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Original article

Vol. 154 No. 3 (2024)

A cohort study of patients hospitalised with SARS-CoV-2 infection in Ontario: patient characteristics and outcomes by wave

  • Steven Habbous
  • Anna Lambrinos
  • Kirsten Ming
  • Erik Hellsten
Cite this as:
Swiss Med Wkly. 2024;154:3636


INTRODUCTION: Each wave of the COVID-19 pandemic exhibited a unique combination of epidemiological, social and structural characteristics. We explore similarities and differences in wave-over-wave characteristics of patients hospitalised with COVID-19.

METHODS: This was a population-based study in Ontario province, Canada. Patients hospitalised with SARS-CoV-2 between 26 February 2020 and 31 March 2022 were included. An admission was considered related to SARS-CoV-2 infection if the provincial inpatient or outpatient hospital databases contained the ICD-10 diagnostic codes U071/U072 or the Ontario Laboratories Information System indicated a positive SARS-CoV-2 test result (PCR or rapid antigen testing) during the admission or up to two weeks prior. The primary outcome was 90-day mortality (modified Poisson regression). Secondary outcomes were use of critical care during the admission (logistic regression) and total length-of-stay (linear regression with heteroskedastic-consistent standard-error estimators). All models were adjusted for demographic characteristics, neighbourhood socioeconomic factors and indicators of illness severity.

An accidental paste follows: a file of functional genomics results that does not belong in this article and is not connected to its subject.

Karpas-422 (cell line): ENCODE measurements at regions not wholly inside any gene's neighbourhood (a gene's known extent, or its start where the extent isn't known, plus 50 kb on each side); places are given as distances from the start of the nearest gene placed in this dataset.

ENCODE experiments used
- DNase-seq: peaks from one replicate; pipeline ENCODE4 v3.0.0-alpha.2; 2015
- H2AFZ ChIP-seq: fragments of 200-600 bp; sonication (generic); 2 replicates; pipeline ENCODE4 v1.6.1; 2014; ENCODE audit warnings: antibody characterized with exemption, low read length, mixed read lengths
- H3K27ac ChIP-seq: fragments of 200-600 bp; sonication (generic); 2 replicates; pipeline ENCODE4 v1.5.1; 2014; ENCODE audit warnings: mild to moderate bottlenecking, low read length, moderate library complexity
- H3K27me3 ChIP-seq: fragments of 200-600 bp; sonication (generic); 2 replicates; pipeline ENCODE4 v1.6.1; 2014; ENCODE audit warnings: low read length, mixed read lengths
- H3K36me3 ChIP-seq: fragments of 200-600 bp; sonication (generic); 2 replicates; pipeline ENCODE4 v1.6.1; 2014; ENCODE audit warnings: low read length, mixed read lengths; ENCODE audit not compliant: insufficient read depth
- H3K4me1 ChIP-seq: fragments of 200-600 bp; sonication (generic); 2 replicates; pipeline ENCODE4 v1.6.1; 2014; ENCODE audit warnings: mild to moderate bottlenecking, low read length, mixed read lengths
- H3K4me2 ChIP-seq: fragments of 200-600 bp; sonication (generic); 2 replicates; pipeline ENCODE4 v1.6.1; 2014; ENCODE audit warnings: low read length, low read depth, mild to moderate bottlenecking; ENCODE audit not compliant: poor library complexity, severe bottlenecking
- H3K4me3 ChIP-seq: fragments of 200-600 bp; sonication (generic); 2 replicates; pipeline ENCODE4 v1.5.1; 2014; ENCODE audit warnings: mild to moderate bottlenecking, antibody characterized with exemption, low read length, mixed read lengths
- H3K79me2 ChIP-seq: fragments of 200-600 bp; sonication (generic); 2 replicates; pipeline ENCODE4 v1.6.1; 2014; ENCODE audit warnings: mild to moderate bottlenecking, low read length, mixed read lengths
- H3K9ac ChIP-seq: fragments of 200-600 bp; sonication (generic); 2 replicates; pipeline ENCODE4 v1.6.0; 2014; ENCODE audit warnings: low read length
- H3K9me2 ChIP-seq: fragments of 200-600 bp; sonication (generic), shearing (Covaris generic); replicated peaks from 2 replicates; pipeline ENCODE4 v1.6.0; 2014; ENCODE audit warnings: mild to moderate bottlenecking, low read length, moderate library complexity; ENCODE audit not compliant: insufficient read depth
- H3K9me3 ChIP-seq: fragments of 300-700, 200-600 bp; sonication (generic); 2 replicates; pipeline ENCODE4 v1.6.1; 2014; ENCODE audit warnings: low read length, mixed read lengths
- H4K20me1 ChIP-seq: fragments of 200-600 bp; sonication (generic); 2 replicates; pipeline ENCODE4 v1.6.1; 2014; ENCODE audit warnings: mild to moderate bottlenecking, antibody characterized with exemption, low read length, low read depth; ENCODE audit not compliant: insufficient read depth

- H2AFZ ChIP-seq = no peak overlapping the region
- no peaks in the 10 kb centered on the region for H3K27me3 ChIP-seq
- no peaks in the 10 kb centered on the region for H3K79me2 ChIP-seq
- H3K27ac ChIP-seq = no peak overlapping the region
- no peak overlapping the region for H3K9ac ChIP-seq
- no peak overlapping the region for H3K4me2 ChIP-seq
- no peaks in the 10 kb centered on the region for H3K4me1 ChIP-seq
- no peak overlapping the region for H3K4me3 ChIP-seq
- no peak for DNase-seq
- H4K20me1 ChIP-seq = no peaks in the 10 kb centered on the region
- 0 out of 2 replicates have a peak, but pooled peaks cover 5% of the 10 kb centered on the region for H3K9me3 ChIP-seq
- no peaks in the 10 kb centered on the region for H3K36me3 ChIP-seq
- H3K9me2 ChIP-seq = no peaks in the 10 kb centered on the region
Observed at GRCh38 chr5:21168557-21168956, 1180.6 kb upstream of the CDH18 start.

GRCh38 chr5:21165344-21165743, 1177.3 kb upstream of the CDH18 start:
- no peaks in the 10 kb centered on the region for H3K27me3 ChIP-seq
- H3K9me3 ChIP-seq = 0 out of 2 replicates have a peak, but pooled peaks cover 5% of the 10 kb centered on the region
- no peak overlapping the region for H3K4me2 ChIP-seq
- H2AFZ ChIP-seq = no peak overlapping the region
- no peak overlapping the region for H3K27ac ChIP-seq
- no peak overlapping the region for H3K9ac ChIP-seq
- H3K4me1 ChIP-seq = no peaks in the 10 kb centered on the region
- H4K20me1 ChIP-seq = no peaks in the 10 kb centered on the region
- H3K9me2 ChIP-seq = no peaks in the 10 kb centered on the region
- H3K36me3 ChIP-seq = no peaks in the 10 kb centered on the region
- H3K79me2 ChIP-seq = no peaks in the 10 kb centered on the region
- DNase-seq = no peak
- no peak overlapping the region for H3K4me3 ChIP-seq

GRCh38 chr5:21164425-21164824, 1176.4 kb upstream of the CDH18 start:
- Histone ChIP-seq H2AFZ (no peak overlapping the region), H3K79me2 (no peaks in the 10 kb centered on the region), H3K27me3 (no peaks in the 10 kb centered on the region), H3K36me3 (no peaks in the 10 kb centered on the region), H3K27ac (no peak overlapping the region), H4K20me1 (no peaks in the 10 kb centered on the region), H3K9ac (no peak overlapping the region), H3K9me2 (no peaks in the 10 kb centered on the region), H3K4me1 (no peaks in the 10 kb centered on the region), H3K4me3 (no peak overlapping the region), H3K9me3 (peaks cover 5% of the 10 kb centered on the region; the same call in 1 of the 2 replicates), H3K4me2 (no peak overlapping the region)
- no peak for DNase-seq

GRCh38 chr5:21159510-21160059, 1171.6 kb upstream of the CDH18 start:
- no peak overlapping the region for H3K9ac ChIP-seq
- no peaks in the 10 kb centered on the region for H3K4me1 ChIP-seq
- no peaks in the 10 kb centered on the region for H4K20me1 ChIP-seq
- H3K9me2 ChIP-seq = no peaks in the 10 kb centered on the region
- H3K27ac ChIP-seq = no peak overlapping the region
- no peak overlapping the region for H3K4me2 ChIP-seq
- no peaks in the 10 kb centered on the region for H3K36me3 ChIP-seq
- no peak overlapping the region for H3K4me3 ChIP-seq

RESULTS: There were 73,201 SARS-CoV-2-related admissions: 6127 (8%) during wave 1 (wild-type), 14,371 (20%) during wave 2 (wild-type), 16,653 (23%) during wave 3 (Alpha), 5678 (8%) during wave 4 (Delta) and 30,372 (42%) during wave 5 (Omicron). SARS-CoV-2 was the most responsible diagnosis for 70% of admissions during waves 1–2 and 42% in wave 5. The proportion of admitted patients who were long-term care residents was 18% (n = 1111) during wave 1, decreasing to 10% (n = 1468) in wave 2 and <5% in subsequent waves. During waves 1–3, 46% of all admitted patients resided in a neighbourhood assigned to the highest ethnic diversity quintile, which declined to 27% during waves 4–5. Compared to wave 1, 90-day mortality was similar during wave 2 (adjusted risk ratio [aRR]: 1.00 [95% CI: 0.95–1.04]), but lower during wave 3 (aRR: 0.89 [0.85–0.94]), wave 4 (aRR: 0.85 [0.79–0.91]) and wave 5 (aRR: 0.83 [0.80–0.88]). Improvements in survival over waves were observed among elderly patients (p-interaction <0.0001). Critical care admission was significantly less likely during wave 5 than previous waves (adjusted odds ratio: 0.50 [0.47–0.54]). The length of stay was a median of 8.5 (3.6–23.8) days during wave 1 and 5.3 (2.2–12.6) during wave 5. After adjustment, the mean length of stay was on average –10.4 (–11.1 to –9.8) days, i.e. shorter, in wave 5 vs wave 1.

CONCLUSION: Throughout the pandemic, sociodemographic characteristics of patients hospitalised with SARS-CoV-2 changed over time, particularly in terms of ethnic diversity, but still disproportionately affected patients from more marginalised regions. Improved survival and reduced use of critical care during the Omicron wave are reassuring.


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